I moved on to the maon section of the guggenheim collection, WOW! Picasso, Marcel Duchamp, Max Ernst, Matisse, Magritte, more Pollock, De Chirico, Jean Arp, Joan Miro, Brancusi, and many many more. An almost complete collection of modern art from the early 1900s onwards. My favourite piece is undoubtly Rene Magritte's "Empire of light" , so tempted to buy a gigantic replica of it and bring it home to be hung in my room.
The only missing movement, the futurist is made up by an exhibition of works from another collectior, featuring artists like Boccioni... wow... and even more wow...
At 12 pm, one of the intern working in the Guggenheim gathered everyone and give an extremely good, comprehensive and detailed art history lecture on the life of Peggy Guggenheim. I learnt a lot from listening to that, and it adds plenty of meaning to being here in the Guggenheim collection itself.
Lastly went to the corner with the stone plague that says " here lies Peggy Guggenheim", I think i respect her passion for art, it can be seen in every art work in this collection.
Before leaving the place, i chatted with another intern from LA, she told me that there are like 34 interns working in the museum, this place is run entirely on interns huh? well, but i do notice something. all the interns i had seen thus far are all female, where are all the guys man???

Accademia Art Gallery ~ 3 stars

Sorry man, not my kind of exhibition. Regretted paying 6.5 Euros to see all these medieval venetian art. The paintings inside are HUGE man, a lot of them are altar paintings from various churches. And this place is really big, simply overwhelming. For fans of religious/renaissance/medieval/classical art, this is a 5 star show. But not for me, I struggle looking through all of them... leaving in like 1.5 hours.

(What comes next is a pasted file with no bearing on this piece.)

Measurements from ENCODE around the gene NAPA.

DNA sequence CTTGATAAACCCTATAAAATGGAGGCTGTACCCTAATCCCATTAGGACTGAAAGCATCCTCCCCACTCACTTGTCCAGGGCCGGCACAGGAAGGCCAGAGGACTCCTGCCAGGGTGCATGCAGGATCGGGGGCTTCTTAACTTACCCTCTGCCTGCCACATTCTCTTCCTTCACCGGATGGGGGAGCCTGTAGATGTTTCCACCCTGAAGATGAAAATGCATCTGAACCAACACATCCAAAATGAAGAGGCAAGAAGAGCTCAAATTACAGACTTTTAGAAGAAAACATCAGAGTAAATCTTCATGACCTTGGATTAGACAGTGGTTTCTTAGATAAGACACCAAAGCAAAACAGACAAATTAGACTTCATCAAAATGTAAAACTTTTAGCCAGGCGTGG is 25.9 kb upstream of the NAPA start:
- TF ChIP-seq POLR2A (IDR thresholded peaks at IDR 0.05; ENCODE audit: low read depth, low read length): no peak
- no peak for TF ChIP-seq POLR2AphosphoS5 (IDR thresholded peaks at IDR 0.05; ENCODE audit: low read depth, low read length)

Grace Ndinta @ Nhova Konda ~ 3 stars

I stumbled upon this gallery while searching for the Armenian Pavilion. This show is suppose to be held in conjuction with the Biennale, though it is neither a national pavilion nor a collateral event.
A british artist... video installations. Video projected on an altar, video shown on a TV placed on the floor... The run down nature of this place elevates the work making it a very powerful experience. Worth taking a look.

Armenian Pavilion ~ 3 stars

The first work that caught my eye is another video fighting for female rights... again... I almost thought that the Guerilla girls are from Armenia. Some of the video is very inaccessible to me, but I like the layout of one of the series of video peojection. The video is shown on a brick wall, playing and looping 5 videos from 2 artists. It took me a min or so into each video b4 figuring out what I am actually looking at because of the textured background. The first pavilion I came across that requires the ringing of doorbell to gain entry.